In 2010, the LAPD was given a $5 million dollar grant to create and fund the Community Safety Partnership program in Los Angeles. This year, the two leaders of the program: Cmdr. Phillip Tingirides and his wife, Sgt. Emada Tingirides, were recognized by the Anti-Defamation League for their efforts. The two officers were presented with the Helene and Joseph Sherwood Family Prize; an award designed to highlight those in law enforcement who go above and beyond their job description in an effort to combat hate, extremism and bigotry.

For decades, the LAPD has had an adversarial relationship with people in many of the communities in which they served – especially those who lived in Watts. After the Rodney King trial and subsequent riots, the LAPD began to enact changes in the ways that they trained their officers as well as procedural adjustments. As time went on, the LAPD enacted even more reforms, which culminated in changes to the ways they policed communities.

This change was dubbed “community policing,” and included a drastic change of approach. No more would officers patrol city streets like soldiers in a war zone. Instead, LAPD officers began to get involved with the community on a more personal level; holding meetings and discussions during which community members could voice their opinions and concerns.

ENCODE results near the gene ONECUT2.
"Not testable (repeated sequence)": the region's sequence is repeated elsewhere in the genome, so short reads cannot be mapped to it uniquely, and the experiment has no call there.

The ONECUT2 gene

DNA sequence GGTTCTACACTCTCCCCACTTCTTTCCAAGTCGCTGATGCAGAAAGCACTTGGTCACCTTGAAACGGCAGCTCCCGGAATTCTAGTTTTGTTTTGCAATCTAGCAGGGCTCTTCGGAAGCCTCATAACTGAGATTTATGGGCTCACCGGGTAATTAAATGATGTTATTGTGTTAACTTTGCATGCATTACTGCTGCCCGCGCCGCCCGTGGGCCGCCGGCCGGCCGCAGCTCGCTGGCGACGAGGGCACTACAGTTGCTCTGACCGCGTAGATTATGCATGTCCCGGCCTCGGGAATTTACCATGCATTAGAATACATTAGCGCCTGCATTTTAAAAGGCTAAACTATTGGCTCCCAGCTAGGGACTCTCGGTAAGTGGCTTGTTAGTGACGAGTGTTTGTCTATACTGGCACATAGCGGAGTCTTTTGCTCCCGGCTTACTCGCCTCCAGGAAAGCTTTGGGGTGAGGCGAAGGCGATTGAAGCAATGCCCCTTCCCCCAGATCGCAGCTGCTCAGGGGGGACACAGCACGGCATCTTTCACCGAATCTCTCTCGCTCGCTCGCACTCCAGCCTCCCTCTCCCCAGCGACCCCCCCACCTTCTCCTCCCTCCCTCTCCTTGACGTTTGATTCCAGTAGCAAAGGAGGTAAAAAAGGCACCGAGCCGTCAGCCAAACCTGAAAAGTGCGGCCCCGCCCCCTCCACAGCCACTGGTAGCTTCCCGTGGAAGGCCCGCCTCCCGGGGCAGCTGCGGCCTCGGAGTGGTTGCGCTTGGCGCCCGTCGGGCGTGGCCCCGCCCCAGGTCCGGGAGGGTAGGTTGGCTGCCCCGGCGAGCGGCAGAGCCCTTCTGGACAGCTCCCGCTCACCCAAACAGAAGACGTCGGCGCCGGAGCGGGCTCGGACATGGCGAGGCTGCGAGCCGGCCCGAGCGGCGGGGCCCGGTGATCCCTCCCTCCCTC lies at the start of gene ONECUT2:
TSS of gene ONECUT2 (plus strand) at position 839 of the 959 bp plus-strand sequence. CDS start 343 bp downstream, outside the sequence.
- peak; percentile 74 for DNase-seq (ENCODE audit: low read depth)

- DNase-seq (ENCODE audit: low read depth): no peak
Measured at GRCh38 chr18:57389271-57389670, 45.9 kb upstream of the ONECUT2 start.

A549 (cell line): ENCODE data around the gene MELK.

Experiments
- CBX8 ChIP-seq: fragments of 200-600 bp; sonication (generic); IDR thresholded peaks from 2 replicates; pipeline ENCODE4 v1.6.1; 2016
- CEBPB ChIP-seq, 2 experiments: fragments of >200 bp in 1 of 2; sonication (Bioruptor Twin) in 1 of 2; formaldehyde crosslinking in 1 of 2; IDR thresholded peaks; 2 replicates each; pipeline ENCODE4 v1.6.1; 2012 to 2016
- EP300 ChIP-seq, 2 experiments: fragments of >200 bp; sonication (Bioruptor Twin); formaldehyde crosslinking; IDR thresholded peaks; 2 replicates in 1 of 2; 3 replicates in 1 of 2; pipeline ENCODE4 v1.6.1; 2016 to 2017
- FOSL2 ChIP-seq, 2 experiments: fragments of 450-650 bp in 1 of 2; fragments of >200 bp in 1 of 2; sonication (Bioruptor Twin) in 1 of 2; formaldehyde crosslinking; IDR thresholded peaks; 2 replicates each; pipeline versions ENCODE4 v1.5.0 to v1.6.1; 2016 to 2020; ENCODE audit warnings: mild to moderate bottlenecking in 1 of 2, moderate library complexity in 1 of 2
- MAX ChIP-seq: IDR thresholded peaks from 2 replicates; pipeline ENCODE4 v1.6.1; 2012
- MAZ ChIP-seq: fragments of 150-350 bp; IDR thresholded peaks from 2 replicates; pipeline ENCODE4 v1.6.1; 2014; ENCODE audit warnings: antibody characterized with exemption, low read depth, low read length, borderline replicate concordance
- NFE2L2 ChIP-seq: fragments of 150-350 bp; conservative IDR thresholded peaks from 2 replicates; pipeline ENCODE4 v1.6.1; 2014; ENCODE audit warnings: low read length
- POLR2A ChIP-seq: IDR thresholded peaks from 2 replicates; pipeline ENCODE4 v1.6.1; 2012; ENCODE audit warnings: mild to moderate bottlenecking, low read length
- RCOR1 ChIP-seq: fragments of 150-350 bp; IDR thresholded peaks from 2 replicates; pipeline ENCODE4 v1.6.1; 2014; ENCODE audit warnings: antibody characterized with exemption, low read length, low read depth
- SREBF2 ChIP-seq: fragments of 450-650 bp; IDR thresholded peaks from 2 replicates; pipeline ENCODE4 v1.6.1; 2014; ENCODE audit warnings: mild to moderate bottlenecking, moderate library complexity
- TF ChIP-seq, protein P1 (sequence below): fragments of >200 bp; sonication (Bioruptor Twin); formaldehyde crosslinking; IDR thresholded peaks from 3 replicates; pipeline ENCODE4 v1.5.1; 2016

The Community Safety Partnership was one such program enacted under the umbrella of “community policing.” Under the program, officers have been dispatched to a variety of Watts housing developments for the expressed purpose of learning and understanding the culture of the community they’re to be working in. The officers have filled a variety of roles within the community, including youth sports coaching and attending community health fairs.

The Anti-Defamation League’s recognition is pretty big, considering the sordid history of the LAPD. A future in which “community policing” tactics become more and more prominent in our communities promises a brighter future both for the public and those in the law enforcement community tasked with upholding the law.